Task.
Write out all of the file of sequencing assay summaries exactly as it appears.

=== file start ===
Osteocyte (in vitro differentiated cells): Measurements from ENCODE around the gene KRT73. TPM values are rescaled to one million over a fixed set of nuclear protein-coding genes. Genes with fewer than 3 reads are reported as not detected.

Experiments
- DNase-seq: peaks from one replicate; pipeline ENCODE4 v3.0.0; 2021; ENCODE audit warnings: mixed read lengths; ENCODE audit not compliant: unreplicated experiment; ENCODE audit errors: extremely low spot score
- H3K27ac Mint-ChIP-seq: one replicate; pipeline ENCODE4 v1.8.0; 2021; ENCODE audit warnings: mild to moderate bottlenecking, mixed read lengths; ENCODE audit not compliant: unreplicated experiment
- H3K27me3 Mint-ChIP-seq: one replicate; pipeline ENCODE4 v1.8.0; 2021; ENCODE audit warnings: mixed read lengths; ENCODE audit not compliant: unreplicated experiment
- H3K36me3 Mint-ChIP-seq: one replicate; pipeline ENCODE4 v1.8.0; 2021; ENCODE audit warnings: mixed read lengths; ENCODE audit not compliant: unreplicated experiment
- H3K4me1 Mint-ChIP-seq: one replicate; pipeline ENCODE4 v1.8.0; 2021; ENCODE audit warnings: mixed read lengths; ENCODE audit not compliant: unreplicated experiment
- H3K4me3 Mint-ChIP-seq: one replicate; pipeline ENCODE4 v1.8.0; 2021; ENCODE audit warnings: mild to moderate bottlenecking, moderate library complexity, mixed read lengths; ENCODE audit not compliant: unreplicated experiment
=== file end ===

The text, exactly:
Osteocyte (in vitro differentiated cells): Measurements from ENCODE around the gene KRT73. TPM values are rescaled to one million over a fixed set of nuclear protein-coding genes. Genes with fewer than 3 reads are reported as not detected.

Experiments
- DNase-seq: peaks from one replicate; pipeline ENCODE4 v3.0.0; 2021; ENCODE audit warnings: mixed read lengths; ENCODE audit not compliant: unreplicated experiment; ENCODE audit errors: extremely low spot score
- H3K27ac Mint-ChIP-seq: one replicate; pipeline ENCODE4 v1.8.0; 2021; ENCODE audit warnings: mild to moderate bottlenecking, mixed read lengths; ENCODE audit not compliant: unreplicated experiment
- H3K27me3 Mint-ChIP-seq: one replicate; pipeline ENCODE4 v1.8.0; 2021; ENCODE audit warnings: mixed read lengths; ENCODE audit not compliant: unreplicated experiment
- H3K36me3 Mint-ChIP-seq: one replicate; pipeline ENCODE4 v1.8.0; 2021; ENCODE audit warnings: mixed read lengths; ENCODE audit not compliant: unreplicated experiment
- H3K4me1 Mint-ChIP-seq: one replicate; pipeline ENCODE4 v1.8.0; 2021; ENCODE audit warnings: mixed read lengths; ENCODE audit not compliant: unreplicated experiment
- H3K4me3 Mint-ChIP-seq: one replicate; pipeline ENCODE4 v1.8.0; 2021; ENCODE audit warnings: mild to moderate bottlenecking, moderate library complexity, mixed read lengths; ENCODE audit not compliant: unreplicated experiment